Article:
Should You Cut In The Awkward Stage?

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The most common question we’ve gotten in the history of time has been, “should I cut in the awkward stage?”

In our definitive post on The Uncomfortable Truth About Awkward Stage Hair, there are dozens of variations to this question, from should I cut in the awkward stage, should I trim the sides, should I use product…WHAT SHOULD I DO?

It’s a fair question. Most guys going through the awkward stage are stumbling through for the first time. Many have been there before but never made it. Still others are back in it after donating their hair to charity and hitting reset.

Whatever the case, it’s unstable ground. As you can read in the comments on that post, our answers to “should I cut in the awkward stage” have mostly focused on trimming around the ears and the back of the neck, but generally to let the rest keep growing.

Sound advice that has served us and others well. Still, we wanted to dive deeper, so we set out to find more concrete answers to whether or not you should cut in the awkward stage. And this time we called on our favorite hair pro and paid a visit to House of Imago Salon in San Diego.

To help us get to the bottom of things, we were lucky enough to enlist the services of three courageous young men in different phases of the awkward stage: the early going, the mid thick of it, and tail-end awkward stage.

Not only did we get real-life awkward stage guys, but each being in different phases gave us a great mix of lengths and hair situations to address. Because we quickly learned there may be different approaches to different phases of awkward—and certainly to different types of hair.

With Jason, Skyler and Billy, we sought the wisdom of Shayna at House of Imago. We started off by asking each guy to tell us what was going on with his hair, how he got there, and what he was trying to accomplish. Once in the chair, Shayna provided in-depth analysis of what she was seeing with each man’s mane and her strategy for approaching.

The main goal: help these guys’ hair look good (or at least ok) while they are growing it out. And you can be the judge, but the guys agree: the results speak for themselves.

So, should you cut in the awkward stage?

The short answer is yes. It will be a different type of cut depending on your hair type, where you’re at and where you’re trying to be, but generally there is a good trimming strategy for most guys suffering with awkward stage hair.

Now it’s your turn.

After watching you should have a good sense of where you stand, and how you might wish to proceed as you navigate through your own awkward stage journey.

Armed with real-life examples and seeing how it’s played out with our fearless volunteers, you can prepare for your own visit to a hair professional, including what you should actually say when you walk in there, detailed further in our post, Confidently Navigate Your Visit to the Salon.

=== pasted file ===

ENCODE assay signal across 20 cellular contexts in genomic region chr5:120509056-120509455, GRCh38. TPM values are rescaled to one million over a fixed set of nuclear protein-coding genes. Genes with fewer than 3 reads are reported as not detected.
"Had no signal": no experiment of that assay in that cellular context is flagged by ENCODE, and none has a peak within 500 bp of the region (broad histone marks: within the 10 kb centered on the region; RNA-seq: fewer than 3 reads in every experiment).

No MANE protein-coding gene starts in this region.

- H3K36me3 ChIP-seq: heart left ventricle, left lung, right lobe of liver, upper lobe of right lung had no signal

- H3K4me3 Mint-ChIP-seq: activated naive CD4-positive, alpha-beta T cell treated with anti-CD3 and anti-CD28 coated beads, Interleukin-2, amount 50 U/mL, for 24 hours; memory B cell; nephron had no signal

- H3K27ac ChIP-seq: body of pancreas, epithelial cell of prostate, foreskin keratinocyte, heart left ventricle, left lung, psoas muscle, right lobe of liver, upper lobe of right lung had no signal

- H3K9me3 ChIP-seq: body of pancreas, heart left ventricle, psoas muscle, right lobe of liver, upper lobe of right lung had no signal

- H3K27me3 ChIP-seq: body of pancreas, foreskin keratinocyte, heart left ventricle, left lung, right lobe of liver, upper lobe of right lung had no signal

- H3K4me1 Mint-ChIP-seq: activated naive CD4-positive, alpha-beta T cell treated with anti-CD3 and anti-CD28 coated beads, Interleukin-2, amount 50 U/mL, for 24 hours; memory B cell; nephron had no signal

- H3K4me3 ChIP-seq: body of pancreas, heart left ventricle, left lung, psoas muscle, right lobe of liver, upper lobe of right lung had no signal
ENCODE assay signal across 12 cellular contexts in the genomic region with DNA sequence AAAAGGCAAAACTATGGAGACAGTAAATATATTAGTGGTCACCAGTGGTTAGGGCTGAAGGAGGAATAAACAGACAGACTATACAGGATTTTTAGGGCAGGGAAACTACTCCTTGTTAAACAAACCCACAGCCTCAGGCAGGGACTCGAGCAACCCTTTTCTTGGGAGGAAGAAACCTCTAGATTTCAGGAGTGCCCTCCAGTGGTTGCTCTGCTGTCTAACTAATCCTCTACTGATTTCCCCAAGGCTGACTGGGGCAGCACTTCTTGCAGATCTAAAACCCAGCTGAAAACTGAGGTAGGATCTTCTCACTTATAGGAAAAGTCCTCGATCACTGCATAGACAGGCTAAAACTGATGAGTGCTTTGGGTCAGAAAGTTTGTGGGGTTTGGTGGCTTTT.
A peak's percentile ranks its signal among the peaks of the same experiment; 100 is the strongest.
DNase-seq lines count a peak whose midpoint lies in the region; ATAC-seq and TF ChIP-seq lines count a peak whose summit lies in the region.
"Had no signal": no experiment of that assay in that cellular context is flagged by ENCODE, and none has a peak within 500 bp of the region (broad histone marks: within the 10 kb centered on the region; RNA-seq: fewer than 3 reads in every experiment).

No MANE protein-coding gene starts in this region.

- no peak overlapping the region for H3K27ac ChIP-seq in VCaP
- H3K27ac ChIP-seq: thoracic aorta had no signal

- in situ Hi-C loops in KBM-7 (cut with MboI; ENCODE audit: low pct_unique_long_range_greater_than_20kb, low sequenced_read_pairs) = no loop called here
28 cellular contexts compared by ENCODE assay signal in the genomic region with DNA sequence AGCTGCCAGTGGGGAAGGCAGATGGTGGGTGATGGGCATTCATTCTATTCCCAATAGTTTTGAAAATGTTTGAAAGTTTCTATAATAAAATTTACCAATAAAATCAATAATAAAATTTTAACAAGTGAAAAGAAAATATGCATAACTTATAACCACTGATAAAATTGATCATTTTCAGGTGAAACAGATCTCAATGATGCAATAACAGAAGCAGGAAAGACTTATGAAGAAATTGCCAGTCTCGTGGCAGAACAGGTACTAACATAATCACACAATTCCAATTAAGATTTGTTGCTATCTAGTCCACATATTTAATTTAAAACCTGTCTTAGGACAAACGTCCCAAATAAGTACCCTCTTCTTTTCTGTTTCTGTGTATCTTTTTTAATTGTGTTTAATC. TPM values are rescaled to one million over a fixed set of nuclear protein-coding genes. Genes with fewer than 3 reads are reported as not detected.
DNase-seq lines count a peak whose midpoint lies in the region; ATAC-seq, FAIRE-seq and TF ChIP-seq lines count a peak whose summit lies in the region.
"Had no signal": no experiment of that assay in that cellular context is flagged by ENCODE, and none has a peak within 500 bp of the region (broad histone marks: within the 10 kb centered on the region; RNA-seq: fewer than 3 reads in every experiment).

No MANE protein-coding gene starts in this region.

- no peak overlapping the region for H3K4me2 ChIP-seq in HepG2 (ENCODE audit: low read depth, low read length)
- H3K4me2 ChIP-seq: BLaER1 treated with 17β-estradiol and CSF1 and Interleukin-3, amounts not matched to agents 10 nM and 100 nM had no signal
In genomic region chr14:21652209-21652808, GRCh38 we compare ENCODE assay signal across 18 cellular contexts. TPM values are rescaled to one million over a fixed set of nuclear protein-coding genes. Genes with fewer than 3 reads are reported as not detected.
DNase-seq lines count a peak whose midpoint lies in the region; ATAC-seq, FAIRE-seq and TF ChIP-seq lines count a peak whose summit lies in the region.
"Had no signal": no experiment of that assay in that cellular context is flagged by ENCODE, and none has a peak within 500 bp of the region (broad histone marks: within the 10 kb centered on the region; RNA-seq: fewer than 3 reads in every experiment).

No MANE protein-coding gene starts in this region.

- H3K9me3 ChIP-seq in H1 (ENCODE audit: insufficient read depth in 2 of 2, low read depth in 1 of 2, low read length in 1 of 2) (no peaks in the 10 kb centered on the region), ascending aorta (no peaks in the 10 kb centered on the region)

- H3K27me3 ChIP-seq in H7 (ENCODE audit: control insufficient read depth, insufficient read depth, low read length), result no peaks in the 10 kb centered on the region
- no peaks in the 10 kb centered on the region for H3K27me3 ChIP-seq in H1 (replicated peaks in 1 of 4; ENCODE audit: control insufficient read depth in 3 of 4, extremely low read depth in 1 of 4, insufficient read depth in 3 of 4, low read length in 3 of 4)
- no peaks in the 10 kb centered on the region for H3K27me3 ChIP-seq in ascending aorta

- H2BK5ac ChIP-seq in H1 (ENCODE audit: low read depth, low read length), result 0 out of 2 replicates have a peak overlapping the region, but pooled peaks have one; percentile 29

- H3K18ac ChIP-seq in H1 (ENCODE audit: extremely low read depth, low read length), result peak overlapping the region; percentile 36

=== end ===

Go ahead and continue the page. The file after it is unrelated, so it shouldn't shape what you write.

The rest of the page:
After the big day, one of our spirited volunteer brethren wrote us a follow-up note he wanted to share with all the awkward stage hair guys out there:

So here’s the thing, guys:

Whether you have short hair, long hair, or awkward hair, it really comes down to confidence. Not over-confidence. Just confidence.

Maybe your hair is on point, or maybe it’s a glorious mess. Either way, your hair is an expression of you, it isn’t you.

So just be who you are. If you feel uncomfortable in your own skin, then that’s how others will perceive you.

If you have confidence, then people will feel that and follow it.

I guess what I’m saying is this:

The best way to get through the awkward phase it to just own it. Mold, leave it, laugh at it. In any case, your hair may be awkward, but you are still awesome.

-Jason

***

Big thanks to Jason, Skyler and Billy for volunteering, showing up and putting their locks on the line for the greater good of humanity. We hope their bravery helps you power through the awkward stage with courage and commitment.

Last but not least, special thanks to Shayna, if you’re looking for a hair pro in San Diego, give her a ring at House of Imago.

Keep lettin’ it ride man. We’ll see ya on the other side.

 

What other questions do you have about awkward stage hair? Any tips you’d like to share? Don’t keep them to yourself man. Comment below.

Comments

  1. I slicked it back with pomade and kept cutting the back until it was pretty even so I wouldn’t have a mullet, then tied it back and used pins to keep anything sticking out from flying away.

  2. This is a fantastic vid…very informative with good solutions for each guy. The hairstylist knows what she’s doing, and she’s not trying to cut off three inches of hair like some hairdressers do! Great job!

  3. Great watch….. all those cuts worked great on all 3. Now they can move on and grow it out….that woman cutting knew her stuff. Need a blue winter cap they coming in again… keep it long and strong